I would offset this alleged inefficiency of higher European government expenditure against the notable inefficiency of the American medical care system, which spends a much larger share of GDP and yet produces mediocre outcomes in life expectancy and medical care inputs. As much as 3 percent of US GDP may be wasted in excessive (p.377) administrative expenditure by the private insurance companies that run the American medical care system. This is clearly a component of GDP that does not raise the welfare of American consumers of its dysfunctional medical care system and should be added to our final tally of the amount by which market GDP comparisons overstate US welfare.

11.6.4 Immigration and the Black Economy

Three final issues must be considered in an evaluation of European and American welfare. The first two issues involve immigration and the black economy. As many as 11 million Americans are illegal immigrants. To the extent that they are working for cash and do not pay taxes, their contribution to GDP is missed, and American GDP is understated. Since most of the illegal immigrants are picked up in the population census, American GDP per capita is understated. Because of tighter border controls, fewer immigrants in the United Kingdom and continental Europe are illegal. However, any unmeasured GDP in the United States should be offset by the incentive in Europe of high labor taxes to enlarge the underground economy. Without definitive information on the role of illegal immigrants in the United States as compared to the black economy in Europe, we consider this issue to be a toss-up and do not include it in our final score-keeping in table 11.2.

11.7 A Summary of the Welfare Adjustments

Table 11.2 summarizes the results of the chapter and asks the question, how much of the measured shortfall of European relative to American income per capita is eliminated by adding the value of extra leisure in Europe or subtracting non-welfare-enhancing components of American GDP? In the top row there is copied from table 11.1 the 2008 EU/US ratio of 71.2 percent for real GDP per capita and in row 8 the 2008 ratio of 83.0 for real GDP per hour. How much can we add to the initial ratio of 71.2 percent? Are the additions sufficient to exceed the 83 percent EU/US productivity ratio in 2008?

The most important addition reflects the value of extra leisure in Europe as a result of declining European work hours per employee. However, the leisure gained from each employee working fewer hours than in the United States is worth surprisingly little because the value of the after-tax wage in Europe is so low. The 2004 value of the before-tax share of employee compensation in EU-15 GDP was only 55 percent, (p.378)

Table 11.2 Summary of adjustments to the EU/US ratio of per capita income, 2008

EU/US ratio of real GDP per capita

Adjustment to leisure component of hours

Adjustment to GDP

1.

Market PPP ratio of Y per capita (table 11.1)

71.2

2.

Add: 1/2 times 2/3 of 1/3 ratio of real after‐tax wage to GDP to allow for EU/US difference in hours per employee (table 11.1)

1.2

3.

Add: 1/10 of difference in employment per capita

(4.1 percentage points from data underlying figure 11.4)

0.4

4.

Add: Half of energy use difference

1.0

5.

Add: Prisons and other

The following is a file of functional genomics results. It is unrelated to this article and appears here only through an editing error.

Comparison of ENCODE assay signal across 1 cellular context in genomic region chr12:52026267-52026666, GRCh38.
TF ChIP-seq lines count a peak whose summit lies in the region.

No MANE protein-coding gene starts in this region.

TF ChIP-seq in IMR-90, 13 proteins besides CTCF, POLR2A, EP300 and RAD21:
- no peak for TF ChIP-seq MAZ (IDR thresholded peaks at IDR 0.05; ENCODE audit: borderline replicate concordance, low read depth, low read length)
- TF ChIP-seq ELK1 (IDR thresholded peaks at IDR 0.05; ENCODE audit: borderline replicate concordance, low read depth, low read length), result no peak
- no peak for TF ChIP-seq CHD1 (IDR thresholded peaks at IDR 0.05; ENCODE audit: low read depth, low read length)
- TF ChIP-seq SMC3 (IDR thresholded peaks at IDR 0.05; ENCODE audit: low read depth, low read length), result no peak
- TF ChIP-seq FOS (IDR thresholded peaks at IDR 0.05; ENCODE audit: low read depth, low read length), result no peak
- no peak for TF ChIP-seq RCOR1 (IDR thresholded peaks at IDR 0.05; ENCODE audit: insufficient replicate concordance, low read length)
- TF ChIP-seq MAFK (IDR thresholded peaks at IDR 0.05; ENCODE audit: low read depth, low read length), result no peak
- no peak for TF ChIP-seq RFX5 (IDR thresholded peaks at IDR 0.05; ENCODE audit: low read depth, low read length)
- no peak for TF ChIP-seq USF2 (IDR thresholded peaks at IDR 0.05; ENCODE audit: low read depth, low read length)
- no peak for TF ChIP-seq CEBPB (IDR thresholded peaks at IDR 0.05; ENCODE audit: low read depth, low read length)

1.0

6.

Add: Medical care inefficiency

3.0

7.

Sum of market PPP ratio and above additions (sum rows 1‐6)

77.8

8.

Market PPP ratio of Y per hour (table 11.1)

83.0

9.

Percent productivity gap explained (row 7 minus 1 divided by row 8 minus 1)

55.9

10.

Percent total gap explained (row 7 minus 1 divided by 100 minus row 1)

22.9

(p.379) about six points below labor’s share in the United States. To calculate the after-tax wage, we multiply the 55 percent labor’s share by unity minus the labor tax rate of 39 percent based on population-weighted labor tax rates across the EU.11 This brings the after-tax wage down to only 33 percent of real GDP. But we have argued above that converting hours from mid-week work time to leisure is worth less than the value of leisure at the margin, say 2/3 the real after-tax wage. This brings the value of leisure converted from work to vacations or short hours per week to 2/3 times 1/3 of GDP, or 2/9 (22.2 percent). But this still exaggerates the value of European leisure, since we have cited sources that show that Europeans do not enjoy more leisure than Americans, with extra home production more than offsetting shorter hours of work. Our inclination is to split the difference and to credit Europe with half of the 22 percent of GDP that the leisure would be worth if every hour of reduced work was converted into leisure and none into home production. While the Freeman–Schettkat evidence suggests that Europeans do not have more leisure to enjoy than Americans, Europe should still be given some credit because having longer vacations is surely valuable and because some aspects of home production are combined with leisure, as in watching TV while cooking. Thus in row 2 of table 11.2 we have added 11 percent of the 11.1 point gap between Europe and the United States in lower hours per employee.

However, for the reduction in the E/N ratio, we view this as largely involuntary and, using our example of early retirement, providing a relatively small value of additional leisure, roughly one-tenth of the value of output that could have been produced by those extra hours. This adds another 0.4 percent, equal to one-tenth of the 4.1 percentage-point difference between employment per capita in Europe compared to the United States.